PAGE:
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    The Kawanishi H8K flying boat (Allied code name "Emily") was an all-metal, four-engine, large-size, Type 2 Flying Boat used by the Imperial Japanese Navy and was considered to be the best flying boat of World War II. It was built to replace the Kawanishi H6K and to exceed the performance of the Short S.25 Sunderland and Sikorsky XPBS-1 Patrol Bomber. The Navy specification 13-Shi called for a top speed of 276 mph (444 km/h), a cruising speed of 207 mph (333 km/h) and a maximum range of 5,180 miles (8,336 km). It was ordered in 1938 the same time its predecessor, the Kawanishi H6K, went into service. A total of 167 of the type were built and it made its inaugural flight in January, 1941.1

    The H8K had good performance, impressive speed and range, and was well armed and provided armor protection for the crew. Its offensive capability was very effective in anti-submarine campaigns and was the scourge of American submarines during the war.

    The cockpit sat high just forward of a cantilever wing and was powered by was powered by four 1,530 hp (1,140 kW) Mitsubishi MK4A Kasei 11 engines. The later version, the H8K2, was powered by four 1,850 hp (1,380 kW) Mitsubishi MK4Q Kasei 22 engines with water injection driving four-blade propellers.

    It had eight small unprotected fuel tanks in the wings and six large, partially self-sealing, fuel tanks in the hull. It used a Co2 inert gas system for fuel tank fire protection and had a unique feature that if a hull fuel tank was pierced, the fuel would drain into the bilge and could be pumped back into the undamaged tanks. The fuel capacity was 4,500 gallons (17,040 liters).

    The prototype was heavily armed with three 7.7 mm machine guns in the ventral position and each side-hatch. Five 20 mm cannons were provided in the nose, tail, dorsal and waist blisters. Armament on the H8K1 was reduced to two 20 mm cannons in the dorsal and tail turrets and four flexible 7.7 mm machine guns and carried two 800 kg (1,764 lb) torpedoes or sixteen 60 kg (132 lb) bombs or depth charges. The H8K2 carried the same armament as the H8K1 plus two additional 7.7 mm machine guns in either side of the cockpit. Most late production aircraft utilized a Mark VI Air to Surface Vessel radar system for submarine detection and served with first-line units. It was also heavily armored and was considered to be the most difficult Japanese aircraft to shoot down.2

    The H8K was involved in a second raid on Pearl Harbor on March 4-5, 1942 and this was the longest distance ever undertaken by a two-plane bombing mission, and the longest bombing sortie ever planned without fighter escort. Two airplanes left Wotje Atoll in the Marshall Islands and were refueled by submarine at the French Frigate Shoals. However due to cloud cover, the raid did not accomplish any significant damage and there were no American casualties. Another long distance mission had been planned for Midway, but was cancelled after the refueling submarine discovered that the French Frigate Shoals were occupied by American Forces.3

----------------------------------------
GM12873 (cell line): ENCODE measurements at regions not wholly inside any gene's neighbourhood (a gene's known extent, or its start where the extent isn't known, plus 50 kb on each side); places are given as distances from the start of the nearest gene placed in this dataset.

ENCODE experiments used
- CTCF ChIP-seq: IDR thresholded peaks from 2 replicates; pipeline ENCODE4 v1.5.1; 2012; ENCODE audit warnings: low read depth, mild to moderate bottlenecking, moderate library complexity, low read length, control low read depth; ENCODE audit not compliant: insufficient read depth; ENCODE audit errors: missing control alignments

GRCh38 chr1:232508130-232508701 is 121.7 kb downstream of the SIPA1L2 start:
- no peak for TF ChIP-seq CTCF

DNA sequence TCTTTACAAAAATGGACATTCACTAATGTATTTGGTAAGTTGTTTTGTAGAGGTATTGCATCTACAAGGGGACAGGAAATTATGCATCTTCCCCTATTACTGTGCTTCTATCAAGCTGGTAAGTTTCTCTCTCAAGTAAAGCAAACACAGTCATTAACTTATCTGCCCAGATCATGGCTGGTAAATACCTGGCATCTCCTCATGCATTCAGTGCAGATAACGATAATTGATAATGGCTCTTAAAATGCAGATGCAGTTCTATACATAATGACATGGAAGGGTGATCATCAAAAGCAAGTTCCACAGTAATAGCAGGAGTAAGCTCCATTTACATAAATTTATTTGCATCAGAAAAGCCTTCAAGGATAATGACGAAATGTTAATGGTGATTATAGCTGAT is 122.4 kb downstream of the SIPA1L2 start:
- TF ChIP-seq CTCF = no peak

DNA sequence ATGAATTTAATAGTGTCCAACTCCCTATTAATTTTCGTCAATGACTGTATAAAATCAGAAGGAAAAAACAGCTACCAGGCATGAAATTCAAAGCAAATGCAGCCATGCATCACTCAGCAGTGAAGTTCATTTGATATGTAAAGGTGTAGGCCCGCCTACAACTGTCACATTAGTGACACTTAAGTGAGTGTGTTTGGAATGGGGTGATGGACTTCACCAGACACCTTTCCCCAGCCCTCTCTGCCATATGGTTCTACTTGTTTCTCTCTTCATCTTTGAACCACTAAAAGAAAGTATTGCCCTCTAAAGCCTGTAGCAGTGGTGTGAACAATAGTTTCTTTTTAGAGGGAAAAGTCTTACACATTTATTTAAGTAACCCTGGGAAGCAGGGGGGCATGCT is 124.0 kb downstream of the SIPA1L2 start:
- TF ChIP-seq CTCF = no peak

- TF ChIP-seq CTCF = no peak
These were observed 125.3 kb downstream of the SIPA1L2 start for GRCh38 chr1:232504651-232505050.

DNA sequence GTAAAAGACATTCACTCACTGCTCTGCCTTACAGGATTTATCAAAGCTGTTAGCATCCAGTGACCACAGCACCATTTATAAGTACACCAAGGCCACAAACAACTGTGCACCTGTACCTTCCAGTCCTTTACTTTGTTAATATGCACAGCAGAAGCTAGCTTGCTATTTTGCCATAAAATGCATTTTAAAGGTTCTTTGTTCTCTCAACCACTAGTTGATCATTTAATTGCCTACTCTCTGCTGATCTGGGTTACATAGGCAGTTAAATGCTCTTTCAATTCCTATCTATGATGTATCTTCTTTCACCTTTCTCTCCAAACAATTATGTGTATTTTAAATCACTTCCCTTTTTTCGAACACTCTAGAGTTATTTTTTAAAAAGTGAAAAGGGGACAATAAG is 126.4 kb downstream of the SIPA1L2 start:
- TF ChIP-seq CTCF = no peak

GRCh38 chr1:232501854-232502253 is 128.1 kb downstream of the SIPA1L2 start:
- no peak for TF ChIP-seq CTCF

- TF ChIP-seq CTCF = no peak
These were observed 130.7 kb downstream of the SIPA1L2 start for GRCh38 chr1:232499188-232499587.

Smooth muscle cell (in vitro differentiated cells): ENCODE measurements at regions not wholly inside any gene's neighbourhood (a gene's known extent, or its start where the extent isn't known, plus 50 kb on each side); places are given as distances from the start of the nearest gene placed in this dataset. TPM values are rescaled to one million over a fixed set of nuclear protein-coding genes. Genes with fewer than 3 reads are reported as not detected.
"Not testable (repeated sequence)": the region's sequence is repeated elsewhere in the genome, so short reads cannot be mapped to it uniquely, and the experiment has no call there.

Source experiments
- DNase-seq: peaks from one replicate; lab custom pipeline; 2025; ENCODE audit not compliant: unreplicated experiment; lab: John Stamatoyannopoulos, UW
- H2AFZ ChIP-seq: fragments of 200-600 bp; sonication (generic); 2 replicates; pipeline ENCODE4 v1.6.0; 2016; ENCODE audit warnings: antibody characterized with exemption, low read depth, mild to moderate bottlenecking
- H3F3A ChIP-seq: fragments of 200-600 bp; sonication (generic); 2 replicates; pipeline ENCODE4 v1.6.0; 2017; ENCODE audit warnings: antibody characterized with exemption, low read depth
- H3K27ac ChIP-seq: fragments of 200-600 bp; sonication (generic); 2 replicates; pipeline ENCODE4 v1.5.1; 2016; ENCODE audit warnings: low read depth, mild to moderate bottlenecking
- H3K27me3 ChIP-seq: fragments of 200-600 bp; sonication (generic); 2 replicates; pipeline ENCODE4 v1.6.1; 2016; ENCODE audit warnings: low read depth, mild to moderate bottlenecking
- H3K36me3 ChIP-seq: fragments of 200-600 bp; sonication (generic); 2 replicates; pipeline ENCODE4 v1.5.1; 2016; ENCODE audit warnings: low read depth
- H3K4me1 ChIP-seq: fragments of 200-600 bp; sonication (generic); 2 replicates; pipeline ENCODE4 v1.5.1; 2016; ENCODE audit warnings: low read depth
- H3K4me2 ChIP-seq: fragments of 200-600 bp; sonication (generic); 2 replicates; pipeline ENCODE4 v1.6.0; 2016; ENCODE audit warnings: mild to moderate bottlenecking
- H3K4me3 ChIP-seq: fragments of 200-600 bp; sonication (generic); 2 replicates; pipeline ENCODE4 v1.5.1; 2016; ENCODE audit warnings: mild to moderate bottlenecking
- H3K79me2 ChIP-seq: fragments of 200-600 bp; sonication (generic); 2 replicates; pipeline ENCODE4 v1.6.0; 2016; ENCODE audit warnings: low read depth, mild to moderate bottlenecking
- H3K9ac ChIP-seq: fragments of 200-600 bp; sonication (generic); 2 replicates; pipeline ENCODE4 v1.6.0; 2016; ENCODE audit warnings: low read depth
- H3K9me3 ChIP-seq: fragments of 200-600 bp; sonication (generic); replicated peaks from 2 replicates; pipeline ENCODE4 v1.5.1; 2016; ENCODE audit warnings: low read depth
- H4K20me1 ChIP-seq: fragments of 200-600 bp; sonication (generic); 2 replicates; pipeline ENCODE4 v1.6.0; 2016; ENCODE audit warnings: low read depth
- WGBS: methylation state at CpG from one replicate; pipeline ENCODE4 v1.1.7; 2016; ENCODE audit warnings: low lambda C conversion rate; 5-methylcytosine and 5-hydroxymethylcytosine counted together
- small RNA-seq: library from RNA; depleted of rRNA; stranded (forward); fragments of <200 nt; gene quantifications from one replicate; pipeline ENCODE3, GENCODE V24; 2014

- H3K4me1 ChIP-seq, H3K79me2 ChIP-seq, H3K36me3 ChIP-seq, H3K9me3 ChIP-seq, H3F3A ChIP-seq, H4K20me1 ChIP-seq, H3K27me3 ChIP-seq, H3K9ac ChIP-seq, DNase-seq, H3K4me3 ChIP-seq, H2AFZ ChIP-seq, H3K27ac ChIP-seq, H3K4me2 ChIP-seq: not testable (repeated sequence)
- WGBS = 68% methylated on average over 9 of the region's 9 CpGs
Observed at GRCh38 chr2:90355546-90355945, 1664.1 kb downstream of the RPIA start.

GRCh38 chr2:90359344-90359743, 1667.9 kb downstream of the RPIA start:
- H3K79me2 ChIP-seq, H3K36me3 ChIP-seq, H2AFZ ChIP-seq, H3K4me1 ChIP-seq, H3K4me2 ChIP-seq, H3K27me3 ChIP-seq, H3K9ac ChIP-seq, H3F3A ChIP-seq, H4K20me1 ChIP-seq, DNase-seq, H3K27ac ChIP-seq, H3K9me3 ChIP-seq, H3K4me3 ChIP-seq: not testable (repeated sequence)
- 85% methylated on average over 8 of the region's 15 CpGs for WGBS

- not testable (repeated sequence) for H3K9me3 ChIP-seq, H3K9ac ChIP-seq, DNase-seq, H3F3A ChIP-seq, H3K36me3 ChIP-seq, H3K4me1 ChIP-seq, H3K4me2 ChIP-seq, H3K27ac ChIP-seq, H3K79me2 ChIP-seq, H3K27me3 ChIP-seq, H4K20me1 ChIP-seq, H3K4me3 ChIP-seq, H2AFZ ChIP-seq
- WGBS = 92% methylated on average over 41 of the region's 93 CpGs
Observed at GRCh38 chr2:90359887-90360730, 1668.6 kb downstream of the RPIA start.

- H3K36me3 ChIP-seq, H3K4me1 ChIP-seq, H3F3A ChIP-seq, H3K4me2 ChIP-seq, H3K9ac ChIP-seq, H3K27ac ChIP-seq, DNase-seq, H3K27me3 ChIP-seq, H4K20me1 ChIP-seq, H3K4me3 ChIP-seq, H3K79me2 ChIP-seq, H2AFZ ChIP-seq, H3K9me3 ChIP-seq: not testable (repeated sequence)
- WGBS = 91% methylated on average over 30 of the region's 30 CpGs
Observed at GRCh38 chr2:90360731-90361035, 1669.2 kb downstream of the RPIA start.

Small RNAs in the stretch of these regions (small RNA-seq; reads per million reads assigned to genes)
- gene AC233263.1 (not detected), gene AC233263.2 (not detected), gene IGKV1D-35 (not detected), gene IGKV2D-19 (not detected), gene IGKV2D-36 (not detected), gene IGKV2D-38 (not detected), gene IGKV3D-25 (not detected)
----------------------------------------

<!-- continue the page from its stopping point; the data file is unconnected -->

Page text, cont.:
The H8K was used on a wide range of patrol, reconnaissance, bombing, and transport missions throughout the Pacific war. As a troop carrier, it could hold up to 64 soldiers. Only four aircraft survived to the end of the war.

Kawanishi H8K2
Wing span: 124 ft 8 in (38.00 m)
Length: 92 ft 4 in (28.15 m)
Height: 30 ft 0 in (9.15 m)
Empty: 40,436 lb (18,380 kg)
Loaded: 53,900 lb (24,500 kg)
Maximum Speed: 290 mph (465 km/h)
Cruising Speed: 184 mph (296 km/h)
Range: 4,440 miles (7,150 km)
Service Ceiling: 28,740 ft. (8,760 km)
Four 1,850 hp (1,380 kW) MK4Q Mitsubishi Kasei 22 14-cylinder radial engines.
Five 7.7 mm Type 97 machine guns in fuselage hatches,
Five 20 mm Type 99 cannons in nose, dorsal, tail and waist positions plus
two 800 kg (1,764 lb) torpedoes or two 1,000 kg (2,205 lb) bombs or depth charges.
Mark VI Model 1 ASV radar.


1. Rene J. Francillon, Japanese Aircraft of the Pacific War. Annapolis, Maryland: Naval Institute Press, 1995. 308.
2. Ibid. 310.
3. Ibid. 309.

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©Larry Dwyer. The Aviation History On-Line Museum. All rights reserved.
Created September 12, 1997. Updated October 26, 2013.